There are many ways to achieve the pattern matching used in similarity searching. The basic local alignment search tool (BLAST) uses a maximal segment pair (MSP) measure. FASTA approximates results between BLAST and a Smith–Waterman algorithm. Other systems use methods such as hidden Markov models (HMMs) and neural networks (NNs) for pattern matching. Let’s review these pattern-matching methods in more detail and then look at some of the biotechnology systems that use them.

Various methods
The MSP calculation is a local similarity algorithm that seeks relatively constrained subsequence alignments. An MSP is the highest-scoring pair of segments of identical length chosen from two aligned sequences. BLAST heuristically calculates the MSP to provide a measure of local similarity for any pair of sequences.

Figure 1. (Top) BLAST searches to match three units in the query string
Figure 1. (Top) BLAST searches to match three units in the query string. If it finds a match, then (bottom) it fills in more detail from the query string to test for further matching.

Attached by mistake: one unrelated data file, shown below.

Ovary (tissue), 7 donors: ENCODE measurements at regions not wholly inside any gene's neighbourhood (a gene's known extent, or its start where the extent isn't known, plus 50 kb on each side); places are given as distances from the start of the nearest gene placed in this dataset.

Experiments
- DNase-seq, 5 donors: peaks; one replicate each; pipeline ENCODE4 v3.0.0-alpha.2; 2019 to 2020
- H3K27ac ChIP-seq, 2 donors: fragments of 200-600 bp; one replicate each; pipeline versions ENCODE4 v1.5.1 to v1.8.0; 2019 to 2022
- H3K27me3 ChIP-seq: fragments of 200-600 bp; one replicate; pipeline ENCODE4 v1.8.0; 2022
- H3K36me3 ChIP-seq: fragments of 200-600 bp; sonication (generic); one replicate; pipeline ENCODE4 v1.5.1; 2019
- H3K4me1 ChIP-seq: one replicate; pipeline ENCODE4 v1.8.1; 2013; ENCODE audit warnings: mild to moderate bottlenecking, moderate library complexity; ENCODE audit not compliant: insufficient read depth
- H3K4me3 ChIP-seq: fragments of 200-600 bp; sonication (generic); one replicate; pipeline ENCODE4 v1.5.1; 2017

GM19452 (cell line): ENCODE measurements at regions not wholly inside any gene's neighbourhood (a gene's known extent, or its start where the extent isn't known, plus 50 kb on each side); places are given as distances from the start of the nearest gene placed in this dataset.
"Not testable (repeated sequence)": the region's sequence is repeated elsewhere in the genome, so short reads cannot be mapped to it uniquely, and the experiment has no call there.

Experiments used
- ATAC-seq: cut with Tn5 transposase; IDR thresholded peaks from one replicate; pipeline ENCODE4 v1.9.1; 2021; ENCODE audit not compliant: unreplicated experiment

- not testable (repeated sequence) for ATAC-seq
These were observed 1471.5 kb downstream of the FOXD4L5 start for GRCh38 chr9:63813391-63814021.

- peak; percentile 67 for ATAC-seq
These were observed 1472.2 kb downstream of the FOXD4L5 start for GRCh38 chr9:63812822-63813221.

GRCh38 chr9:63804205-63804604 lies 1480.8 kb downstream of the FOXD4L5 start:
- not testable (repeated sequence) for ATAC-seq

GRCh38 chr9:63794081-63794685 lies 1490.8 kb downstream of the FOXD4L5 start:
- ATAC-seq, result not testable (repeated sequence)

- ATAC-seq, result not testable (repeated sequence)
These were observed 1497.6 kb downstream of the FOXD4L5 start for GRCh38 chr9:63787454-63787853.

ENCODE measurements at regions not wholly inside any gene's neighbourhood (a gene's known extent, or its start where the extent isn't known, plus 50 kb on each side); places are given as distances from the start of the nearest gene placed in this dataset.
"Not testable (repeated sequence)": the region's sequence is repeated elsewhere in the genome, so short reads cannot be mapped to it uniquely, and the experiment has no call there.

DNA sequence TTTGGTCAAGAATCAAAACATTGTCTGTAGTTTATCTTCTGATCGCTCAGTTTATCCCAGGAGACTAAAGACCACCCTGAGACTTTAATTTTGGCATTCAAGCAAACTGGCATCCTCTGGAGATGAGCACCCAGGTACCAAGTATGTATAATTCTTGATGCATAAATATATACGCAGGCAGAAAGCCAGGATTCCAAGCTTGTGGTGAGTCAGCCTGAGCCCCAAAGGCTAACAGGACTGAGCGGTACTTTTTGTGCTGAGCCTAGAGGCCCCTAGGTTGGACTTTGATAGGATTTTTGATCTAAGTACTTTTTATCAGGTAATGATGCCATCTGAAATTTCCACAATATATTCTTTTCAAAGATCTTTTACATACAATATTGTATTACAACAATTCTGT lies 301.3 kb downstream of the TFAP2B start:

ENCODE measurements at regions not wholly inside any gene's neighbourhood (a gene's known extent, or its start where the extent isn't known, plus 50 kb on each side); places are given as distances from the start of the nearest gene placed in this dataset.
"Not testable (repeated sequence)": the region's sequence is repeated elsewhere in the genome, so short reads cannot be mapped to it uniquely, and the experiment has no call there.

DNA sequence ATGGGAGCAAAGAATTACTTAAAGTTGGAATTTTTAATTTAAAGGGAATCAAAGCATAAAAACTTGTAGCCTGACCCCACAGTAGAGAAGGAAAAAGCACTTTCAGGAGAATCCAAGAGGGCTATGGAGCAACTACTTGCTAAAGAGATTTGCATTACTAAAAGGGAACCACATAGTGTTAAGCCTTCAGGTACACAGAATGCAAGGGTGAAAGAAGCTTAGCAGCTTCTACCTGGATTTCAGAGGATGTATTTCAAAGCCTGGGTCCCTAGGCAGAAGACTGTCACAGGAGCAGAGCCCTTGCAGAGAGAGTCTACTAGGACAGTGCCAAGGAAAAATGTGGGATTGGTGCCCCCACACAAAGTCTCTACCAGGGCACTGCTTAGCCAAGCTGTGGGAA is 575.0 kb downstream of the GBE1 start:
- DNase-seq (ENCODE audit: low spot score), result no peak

BLAST. BLAST uses a general algorithm for pattern matching. It employs a simple rule-based comparison that looks for an exact match of three units in the query to the sequences in the database. When a match is found within some predefined threshold of fidelity, then the match is tested bidirectionally to locate the longest matching string. Matches that score better than the threshold result in a locally optimal ungapped alignment that BLAST reports as a valid retrieval.